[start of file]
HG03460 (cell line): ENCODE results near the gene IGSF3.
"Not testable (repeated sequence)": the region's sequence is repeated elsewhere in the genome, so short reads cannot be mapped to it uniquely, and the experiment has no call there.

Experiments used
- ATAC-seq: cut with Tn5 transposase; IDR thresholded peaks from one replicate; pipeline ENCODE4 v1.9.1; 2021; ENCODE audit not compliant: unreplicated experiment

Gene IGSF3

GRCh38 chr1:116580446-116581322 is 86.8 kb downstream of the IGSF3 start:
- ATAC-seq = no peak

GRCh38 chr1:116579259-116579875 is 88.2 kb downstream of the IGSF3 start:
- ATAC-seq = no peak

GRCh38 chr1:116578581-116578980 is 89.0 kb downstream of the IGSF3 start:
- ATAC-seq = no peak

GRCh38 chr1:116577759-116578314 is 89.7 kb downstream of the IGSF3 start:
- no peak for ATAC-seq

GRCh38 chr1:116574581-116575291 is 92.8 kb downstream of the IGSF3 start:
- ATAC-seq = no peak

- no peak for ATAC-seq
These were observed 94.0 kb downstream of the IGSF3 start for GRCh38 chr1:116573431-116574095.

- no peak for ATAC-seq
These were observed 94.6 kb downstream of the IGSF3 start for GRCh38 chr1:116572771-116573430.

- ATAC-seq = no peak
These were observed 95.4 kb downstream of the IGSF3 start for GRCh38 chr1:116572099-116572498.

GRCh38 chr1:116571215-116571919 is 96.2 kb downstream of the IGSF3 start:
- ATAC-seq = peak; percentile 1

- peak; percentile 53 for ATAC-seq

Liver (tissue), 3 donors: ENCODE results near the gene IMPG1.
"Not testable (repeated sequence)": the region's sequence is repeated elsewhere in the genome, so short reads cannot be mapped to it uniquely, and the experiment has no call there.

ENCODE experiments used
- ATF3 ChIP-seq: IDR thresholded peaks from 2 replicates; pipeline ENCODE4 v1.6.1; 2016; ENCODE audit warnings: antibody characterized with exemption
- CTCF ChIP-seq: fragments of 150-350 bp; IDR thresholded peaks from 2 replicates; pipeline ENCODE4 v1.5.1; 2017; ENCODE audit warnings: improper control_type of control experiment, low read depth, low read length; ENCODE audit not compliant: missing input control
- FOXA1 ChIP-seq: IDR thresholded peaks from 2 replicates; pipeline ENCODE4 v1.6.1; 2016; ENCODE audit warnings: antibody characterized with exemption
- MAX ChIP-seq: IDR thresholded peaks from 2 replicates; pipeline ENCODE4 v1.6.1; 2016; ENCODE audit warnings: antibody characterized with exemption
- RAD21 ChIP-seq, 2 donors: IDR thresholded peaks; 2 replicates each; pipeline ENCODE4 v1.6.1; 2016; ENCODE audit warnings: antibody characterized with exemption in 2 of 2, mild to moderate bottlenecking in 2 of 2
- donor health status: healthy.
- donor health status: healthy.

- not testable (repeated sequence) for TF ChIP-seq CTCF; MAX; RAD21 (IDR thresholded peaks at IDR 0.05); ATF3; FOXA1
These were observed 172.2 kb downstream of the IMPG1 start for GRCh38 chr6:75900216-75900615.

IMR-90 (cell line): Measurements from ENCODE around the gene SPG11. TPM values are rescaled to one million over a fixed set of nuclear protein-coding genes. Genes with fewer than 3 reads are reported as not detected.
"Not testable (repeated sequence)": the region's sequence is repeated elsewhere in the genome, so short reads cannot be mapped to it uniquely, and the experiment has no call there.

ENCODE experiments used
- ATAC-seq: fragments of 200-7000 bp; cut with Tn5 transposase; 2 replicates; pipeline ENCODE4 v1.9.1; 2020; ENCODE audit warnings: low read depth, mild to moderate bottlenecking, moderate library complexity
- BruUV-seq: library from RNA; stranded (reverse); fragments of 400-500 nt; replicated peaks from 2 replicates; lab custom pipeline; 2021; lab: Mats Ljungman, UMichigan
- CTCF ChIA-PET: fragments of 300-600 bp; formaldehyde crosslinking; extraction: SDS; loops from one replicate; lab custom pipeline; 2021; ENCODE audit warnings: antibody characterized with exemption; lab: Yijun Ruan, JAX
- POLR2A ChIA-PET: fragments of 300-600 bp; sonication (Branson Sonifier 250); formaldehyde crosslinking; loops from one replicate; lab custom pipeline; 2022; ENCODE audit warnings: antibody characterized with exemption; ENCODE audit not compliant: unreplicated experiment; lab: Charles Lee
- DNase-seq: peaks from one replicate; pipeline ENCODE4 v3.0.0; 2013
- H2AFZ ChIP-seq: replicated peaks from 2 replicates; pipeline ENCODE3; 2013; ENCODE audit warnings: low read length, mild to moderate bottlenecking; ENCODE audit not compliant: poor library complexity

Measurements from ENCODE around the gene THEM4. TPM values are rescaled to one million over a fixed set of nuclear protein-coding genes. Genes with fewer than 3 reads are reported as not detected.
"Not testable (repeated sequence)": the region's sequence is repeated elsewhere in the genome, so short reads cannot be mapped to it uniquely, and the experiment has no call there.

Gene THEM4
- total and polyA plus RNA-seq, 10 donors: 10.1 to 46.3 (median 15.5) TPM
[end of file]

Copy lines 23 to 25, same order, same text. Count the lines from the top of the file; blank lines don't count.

- ATAC-seq = peak; percentile 1

- peak; percentile 53 for ATAC-seq

Liver (tissue), 3 donors: ENCODE results near the gene IMPG1.